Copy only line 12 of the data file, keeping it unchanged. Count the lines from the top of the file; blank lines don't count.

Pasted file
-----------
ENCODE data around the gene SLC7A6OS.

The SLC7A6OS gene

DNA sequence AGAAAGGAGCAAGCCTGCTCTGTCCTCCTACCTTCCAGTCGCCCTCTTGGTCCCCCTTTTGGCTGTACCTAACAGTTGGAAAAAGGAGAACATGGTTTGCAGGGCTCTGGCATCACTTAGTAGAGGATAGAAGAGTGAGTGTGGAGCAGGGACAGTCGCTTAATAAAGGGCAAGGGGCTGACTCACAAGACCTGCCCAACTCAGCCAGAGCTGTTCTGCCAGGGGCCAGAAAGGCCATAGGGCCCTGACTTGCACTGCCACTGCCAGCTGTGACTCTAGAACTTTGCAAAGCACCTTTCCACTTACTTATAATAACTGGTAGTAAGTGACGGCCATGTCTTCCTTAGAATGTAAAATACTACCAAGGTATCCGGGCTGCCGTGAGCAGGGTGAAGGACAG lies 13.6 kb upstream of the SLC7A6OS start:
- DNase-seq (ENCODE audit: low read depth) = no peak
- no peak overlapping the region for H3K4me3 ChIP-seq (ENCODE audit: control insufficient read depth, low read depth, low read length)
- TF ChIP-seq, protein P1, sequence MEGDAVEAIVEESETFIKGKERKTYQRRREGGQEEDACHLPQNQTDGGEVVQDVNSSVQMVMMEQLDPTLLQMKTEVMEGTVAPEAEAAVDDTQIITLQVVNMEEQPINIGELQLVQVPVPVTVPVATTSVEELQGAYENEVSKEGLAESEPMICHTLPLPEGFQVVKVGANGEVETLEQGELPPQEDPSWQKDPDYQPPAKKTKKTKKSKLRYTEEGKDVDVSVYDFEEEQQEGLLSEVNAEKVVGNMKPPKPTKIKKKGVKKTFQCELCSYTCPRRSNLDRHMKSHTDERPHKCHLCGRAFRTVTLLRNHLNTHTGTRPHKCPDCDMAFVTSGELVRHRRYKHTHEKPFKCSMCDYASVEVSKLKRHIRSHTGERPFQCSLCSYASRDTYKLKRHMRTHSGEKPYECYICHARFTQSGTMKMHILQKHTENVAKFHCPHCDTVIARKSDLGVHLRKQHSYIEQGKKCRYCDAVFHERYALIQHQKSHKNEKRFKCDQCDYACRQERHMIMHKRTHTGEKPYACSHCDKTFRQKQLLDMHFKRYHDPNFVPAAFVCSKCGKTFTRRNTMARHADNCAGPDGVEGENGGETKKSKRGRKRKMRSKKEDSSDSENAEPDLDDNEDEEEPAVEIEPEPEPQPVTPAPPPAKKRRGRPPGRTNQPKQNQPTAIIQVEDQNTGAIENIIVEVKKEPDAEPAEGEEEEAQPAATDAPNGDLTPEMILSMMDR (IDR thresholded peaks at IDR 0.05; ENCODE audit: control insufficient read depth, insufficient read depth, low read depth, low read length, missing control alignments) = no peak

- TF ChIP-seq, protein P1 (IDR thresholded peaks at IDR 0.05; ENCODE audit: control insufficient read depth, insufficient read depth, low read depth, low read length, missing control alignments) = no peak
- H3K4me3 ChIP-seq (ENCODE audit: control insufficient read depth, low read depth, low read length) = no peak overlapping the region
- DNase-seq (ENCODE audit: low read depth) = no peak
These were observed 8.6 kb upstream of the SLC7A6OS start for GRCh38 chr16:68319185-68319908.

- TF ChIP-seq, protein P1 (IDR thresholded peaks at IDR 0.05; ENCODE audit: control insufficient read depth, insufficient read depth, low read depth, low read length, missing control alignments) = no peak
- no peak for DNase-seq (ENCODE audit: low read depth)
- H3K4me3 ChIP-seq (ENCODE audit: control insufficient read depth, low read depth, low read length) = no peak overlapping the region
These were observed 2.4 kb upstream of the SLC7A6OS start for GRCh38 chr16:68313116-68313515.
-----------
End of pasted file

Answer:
- no peak for DNase-seq (ENCODE audit: low read depth)